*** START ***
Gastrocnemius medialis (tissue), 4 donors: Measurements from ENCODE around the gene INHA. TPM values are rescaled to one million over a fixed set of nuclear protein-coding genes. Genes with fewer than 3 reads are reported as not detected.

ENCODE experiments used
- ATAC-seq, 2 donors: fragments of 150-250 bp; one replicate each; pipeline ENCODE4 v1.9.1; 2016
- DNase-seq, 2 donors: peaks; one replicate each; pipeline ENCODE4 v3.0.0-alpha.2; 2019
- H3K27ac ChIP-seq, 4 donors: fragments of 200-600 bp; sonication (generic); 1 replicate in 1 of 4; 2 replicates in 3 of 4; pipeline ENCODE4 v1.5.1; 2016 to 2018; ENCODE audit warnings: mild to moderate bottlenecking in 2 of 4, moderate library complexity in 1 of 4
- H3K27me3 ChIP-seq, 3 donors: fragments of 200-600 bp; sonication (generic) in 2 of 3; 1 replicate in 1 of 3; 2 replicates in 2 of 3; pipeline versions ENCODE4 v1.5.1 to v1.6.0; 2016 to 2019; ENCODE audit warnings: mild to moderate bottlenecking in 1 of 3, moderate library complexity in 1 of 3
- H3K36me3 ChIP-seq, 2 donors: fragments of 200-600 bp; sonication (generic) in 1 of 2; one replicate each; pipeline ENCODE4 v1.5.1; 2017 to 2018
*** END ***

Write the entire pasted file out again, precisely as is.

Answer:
Gastrocnemius medialis (tissue), 4 donors: Measurements from ENCODE around the gene INHA. TPM values are rescaled to one million over a fixed set of nuclear protein-coding genes. Genes with fewer than 3 reads are reported as not detected.

ENCODE experiments used
- ATAC-seq, 2 donors: fragments of 150-250 bp; one replicate each; pipeline ENCODE4 v1.9.1; 2016
- DNase-seq, 2 donors: peaks; one replicate each; pipeline ENCODE4 v3.0.0-alpha.2; 2019
- H3K27ac ChIP-seq, 4 donors: fragments of 200-600 bp; sonication (generic); 1 replicate in 1 of 4; 2 replicates in 3 of 4; pipeline ENCODE4 v1.5.1; 2016 to 2018; ENCODE audit warnings: mild to moderate bottlenecking in 2 of 4, moderate library complexity in 1 of 4
- H3K27me3 ChIP-seq, 3 donors: fragments of 200-600 bp; sonication (generic) in 2 of 3; 1 replicate in 1 of 3; 2 replicates in 2 of 3; pipeline versions ENCODE4 v1.5.1 to v1.6.0; 2016 to 2019; ENCODE audit warnings: mild to moderate bottlenecking in 1 of 3, moderate library complexity in 1 of 3
- H3K36me3 ChIP-seq, 2 donors: fragments of 200-600 bp; sonication (generic) in 1 of 2; one replicate each; pipeline ENCODE4 v1.5.1; 2017 to 2018